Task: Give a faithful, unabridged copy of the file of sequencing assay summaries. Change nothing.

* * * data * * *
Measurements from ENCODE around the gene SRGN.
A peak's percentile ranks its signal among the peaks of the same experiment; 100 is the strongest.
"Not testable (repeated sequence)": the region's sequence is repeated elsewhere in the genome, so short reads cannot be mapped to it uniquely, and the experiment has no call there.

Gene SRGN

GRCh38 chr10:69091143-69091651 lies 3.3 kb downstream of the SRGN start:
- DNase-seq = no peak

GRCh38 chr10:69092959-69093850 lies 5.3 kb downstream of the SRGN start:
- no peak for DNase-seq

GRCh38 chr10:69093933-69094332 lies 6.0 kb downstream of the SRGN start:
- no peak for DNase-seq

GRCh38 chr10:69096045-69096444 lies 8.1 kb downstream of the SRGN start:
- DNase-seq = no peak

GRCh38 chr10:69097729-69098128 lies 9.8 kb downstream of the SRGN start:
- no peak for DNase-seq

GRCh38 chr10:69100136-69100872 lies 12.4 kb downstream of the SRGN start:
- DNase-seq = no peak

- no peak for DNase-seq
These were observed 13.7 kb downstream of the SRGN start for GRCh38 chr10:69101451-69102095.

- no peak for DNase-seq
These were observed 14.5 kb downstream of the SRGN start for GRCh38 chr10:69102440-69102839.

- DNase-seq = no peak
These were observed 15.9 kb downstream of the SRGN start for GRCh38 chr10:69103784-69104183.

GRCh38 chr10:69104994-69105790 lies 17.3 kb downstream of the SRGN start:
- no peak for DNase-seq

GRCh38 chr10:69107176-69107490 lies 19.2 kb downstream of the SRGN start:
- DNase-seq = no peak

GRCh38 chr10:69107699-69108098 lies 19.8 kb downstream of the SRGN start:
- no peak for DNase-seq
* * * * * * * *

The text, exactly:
Measurements from ENCODE around the gene SRGN.
A peak's percentile ranks its signal among the peaks of the same experiment; 100 is the strongest.
"Not testable (repeated sequence)": the region's sequence is repeated elsewhere in the genome, so short reads cannot be mapped to it uniquely, and the experiment has no call there.

Gene SRGN

GRCh38 chr10:69091143-69091651 lies 3.3 kb downstream of the SRGN start:
- DNase-seq = no peak

GRCh38 chr10:69092959-69093850 lies 5.3 kb downstream of the SRGN start:
- no peak for DNase-seq

GRCh38 chr10:69093933-69094332 lies 6.0 kb downstream of the SRGN start:
- no peak for DNase-seq

GRCh38 chr10:69096045-69096444 lies 8.1 kb downstream of the SRGN start:
- DNase-seq = no peak

GRCh38 chr10:69097729-69098128 lies 9.8 kb downstream of the SRGN start:
- no peak for DNase-seq

GRCh38 chr10:69100136-69100872 lies 12.4 kb downstream of the SRGN start:
- DNase-seq = no peak

- no peak for DNase-seq
These were observed 13.7 kb downstream of the SRGN start for GRCh38 chr10:69101451-69102095.

- no peak for DNase-seq
These were observed 14.5 kb downstream of the SRGN start for GRCh38 chr10:69102440-69102839.

- DNase-seq = no peak
These were observed 15.9 kb downstream of the SRGN start for GRCh38 chr10:69103784-69104183.

GRCh38 chr10:69104994-69105790 lies 17.3 kb downstream of the SRGN start:
- no peak for DNase-seq

GRCh38 chr10:69107176-69107490 lies 19.2 kb downstream of the SRGN start:
- DNase-seq = no peak

GRCh38 chr10:69107699-69108098 lies 19.8 kb downstream of the SRGN start:
- no peak for DNase-seq